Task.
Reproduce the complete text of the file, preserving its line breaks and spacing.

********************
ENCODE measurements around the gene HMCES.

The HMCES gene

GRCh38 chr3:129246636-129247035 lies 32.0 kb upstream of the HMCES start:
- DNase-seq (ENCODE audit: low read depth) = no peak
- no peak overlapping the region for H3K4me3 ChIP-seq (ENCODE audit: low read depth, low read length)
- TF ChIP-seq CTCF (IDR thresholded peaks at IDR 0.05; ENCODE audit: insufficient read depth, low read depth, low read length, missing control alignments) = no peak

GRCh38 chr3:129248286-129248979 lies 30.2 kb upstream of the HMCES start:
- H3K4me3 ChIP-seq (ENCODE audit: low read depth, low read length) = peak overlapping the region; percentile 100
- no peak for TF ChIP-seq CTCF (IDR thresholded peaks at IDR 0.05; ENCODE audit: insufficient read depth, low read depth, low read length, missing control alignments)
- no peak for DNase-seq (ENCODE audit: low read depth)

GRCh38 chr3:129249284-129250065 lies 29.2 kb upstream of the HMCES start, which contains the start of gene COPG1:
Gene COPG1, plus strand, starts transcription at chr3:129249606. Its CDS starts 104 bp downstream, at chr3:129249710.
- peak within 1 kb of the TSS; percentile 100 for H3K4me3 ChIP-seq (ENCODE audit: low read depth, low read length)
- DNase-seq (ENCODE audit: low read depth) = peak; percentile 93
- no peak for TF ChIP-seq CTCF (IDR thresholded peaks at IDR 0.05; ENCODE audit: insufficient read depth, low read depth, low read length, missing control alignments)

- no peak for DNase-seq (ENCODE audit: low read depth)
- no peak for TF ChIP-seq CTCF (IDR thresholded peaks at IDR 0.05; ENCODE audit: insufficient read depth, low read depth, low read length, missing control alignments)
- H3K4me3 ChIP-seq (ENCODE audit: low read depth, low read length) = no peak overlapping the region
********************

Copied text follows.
ENCODE measurements around the gene HMCES.

The HMCES gene

GRCh38 chr3:129246636-129247035 lies 32.0 kb upstream of the HMCES start:
- DNase-seq (ENCODE audit: low read depth) = no peak
- no peak overlapping the region for H3K4me3 ChIP-seq (ENCODE audit: low read depth, low read length)
- TF ChIP-seq CTCF (IDR thresholded peaks at IDR 0.05; ENCODE audit: insufficient read depth, low read depth, low read length, missing control alignments) = no peak

GRCh38 chr3:129248286-129248979 lies 30.2 kb upstream of the HMCES start:
- H3K4me3 ChIP-seq (ENCODE audit: low read depth, low read length) = peak overlapping the region; percentile 100
- no peak for TF ChIP-seq CTCF (IDR thresholded peaks at IDR 0.05; ENCODE audit: insufficient read depth, low read depth, low read length, missing control alignments)
- no peak for DNase-seq (ENCODE audit: low read depth)

GRCh38 chr3:129249284-129250065 lies 29.2 kb upstream of the HMCES start, which contains the start of gene COPG1:
Gene COPG1, plus strand, starts transcription at chr3:129249606. Its CDS starts 104 bp downstream, at chr3:129249710.
- peak within 1 kb of the TSS; percentile 100 for H3K4me3 ChIP-seq (ENCODE audit: low read depth, low read length)
- DNase-seq (ENCODE audit: low read depth) = peak; percentile 93
- no peak for TF ChIP-seq CTCF (IDR thresholded peaks at IDR 0.05; ENCODE audit: insufficient read depth, low read depth, low read length, missing control alignments)

- no peak for DNase-seq (ENCODE audit: low read depth)
- no peak for TF ChIP-seq CTCF (IDR thresholded peaks at IDR 0.05; ENCODE audit: insufficient read depth, low read depth, low read length, missing control alignments)
- H3K4me3 ChIP-seq (ENCODE audit: low read depth, low read length) = no peak overlapping the region